Processor 120 produces a pulse-width modulated control signal that is applied to a power inverter 150. Processor 120 is coupled to motor drive controller 110. Processor 120 includes a control output terminal (CTL1). Processor 120 may include additional components or terminals not relevant to the present discussion. Processor 120 is capable of processing different algorithms at different clock rates, for example based on an inverter switching frequency. Processor 120 may be implemented as any suitable processor or digital signal processor, such as, for example a 40 megahertz (MH) Black Oak processor available from Motorola, Inc. of Schaumburg, Ill.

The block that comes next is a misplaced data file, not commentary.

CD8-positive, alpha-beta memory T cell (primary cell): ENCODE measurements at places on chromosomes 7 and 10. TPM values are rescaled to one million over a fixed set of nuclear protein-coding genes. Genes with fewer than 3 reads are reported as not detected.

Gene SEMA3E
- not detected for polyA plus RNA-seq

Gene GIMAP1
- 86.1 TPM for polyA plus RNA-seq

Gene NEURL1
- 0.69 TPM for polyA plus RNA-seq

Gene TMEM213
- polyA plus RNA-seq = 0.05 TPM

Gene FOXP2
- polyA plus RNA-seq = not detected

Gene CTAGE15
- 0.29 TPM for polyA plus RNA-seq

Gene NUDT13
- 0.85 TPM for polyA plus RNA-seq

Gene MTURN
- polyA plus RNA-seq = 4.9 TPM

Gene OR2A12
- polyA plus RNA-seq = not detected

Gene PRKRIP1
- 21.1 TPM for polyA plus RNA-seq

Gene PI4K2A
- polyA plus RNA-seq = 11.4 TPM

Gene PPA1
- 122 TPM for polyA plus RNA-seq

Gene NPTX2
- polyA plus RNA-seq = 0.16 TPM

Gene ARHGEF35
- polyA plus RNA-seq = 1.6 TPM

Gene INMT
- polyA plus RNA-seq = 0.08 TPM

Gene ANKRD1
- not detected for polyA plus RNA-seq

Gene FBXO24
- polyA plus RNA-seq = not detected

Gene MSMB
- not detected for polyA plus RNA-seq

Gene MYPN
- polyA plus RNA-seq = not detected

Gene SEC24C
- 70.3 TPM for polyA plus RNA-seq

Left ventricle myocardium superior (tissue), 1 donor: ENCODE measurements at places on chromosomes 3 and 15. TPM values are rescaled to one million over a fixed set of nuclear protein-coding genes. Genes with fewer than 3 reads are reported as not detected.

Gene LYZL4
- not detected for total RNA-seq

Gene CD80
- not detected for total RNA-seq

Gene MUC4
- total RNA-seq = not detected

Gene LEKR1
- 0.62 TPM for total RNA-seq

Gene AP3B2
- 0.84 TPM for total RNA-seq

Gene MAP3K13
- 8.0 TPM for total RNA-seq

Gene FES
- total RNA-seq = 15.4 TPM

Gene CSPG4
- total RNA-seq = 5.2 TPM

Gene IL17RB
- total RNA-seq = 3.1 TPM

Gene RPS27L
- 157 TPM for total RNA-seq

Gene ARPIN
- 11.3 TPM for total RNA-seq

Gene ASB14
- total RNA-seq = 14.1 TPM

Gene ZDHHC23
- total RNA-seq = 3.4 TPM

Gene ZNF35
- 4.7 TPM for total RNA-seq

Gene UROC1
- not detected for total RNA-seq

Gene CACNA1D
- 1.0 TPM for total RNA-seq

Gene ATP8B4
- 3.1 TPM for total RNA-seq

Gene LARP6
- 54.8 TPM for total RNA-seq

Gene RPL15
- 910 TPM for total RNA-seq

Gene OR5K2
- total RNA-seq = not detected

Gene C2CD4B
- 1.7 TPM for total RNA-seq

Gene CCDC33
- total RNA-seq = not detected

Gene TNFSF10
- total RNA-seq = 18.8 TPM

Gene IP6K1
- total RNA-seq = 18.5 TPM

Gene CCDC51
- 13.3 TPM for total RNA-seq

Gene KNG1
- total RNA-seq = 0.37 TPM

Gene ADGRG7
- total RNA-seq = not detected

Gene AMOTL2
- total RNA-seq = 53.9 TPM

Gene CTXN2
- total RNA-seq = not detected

Sensorless control algorithm 130 is a software application that estimates rotor position during high-speed and low-speed operations. Sensorless control algorithm 130 is in communication with processor 120. Sensorless control algorithm 130 includes back electromotive force (EMF) algorithm 132 and high frequency injection (HFI) algorithm 135. Sensorless control algorithm 130 may additionally include other algorithms for estimating rotor position not listed. In one embodiment, sensorless control algorithm 130 is located within memory included in processor 120. In another embodiment, sensorless control algorithm 130 is located within memory located elsewhere within motor drive controller 110 circuitry. Sensorless control algorithm 130 allows processor 120 to compute motor shaft position at any speed using machine terminal information, such as, for example machine terminal voltage information or machine terminal current information.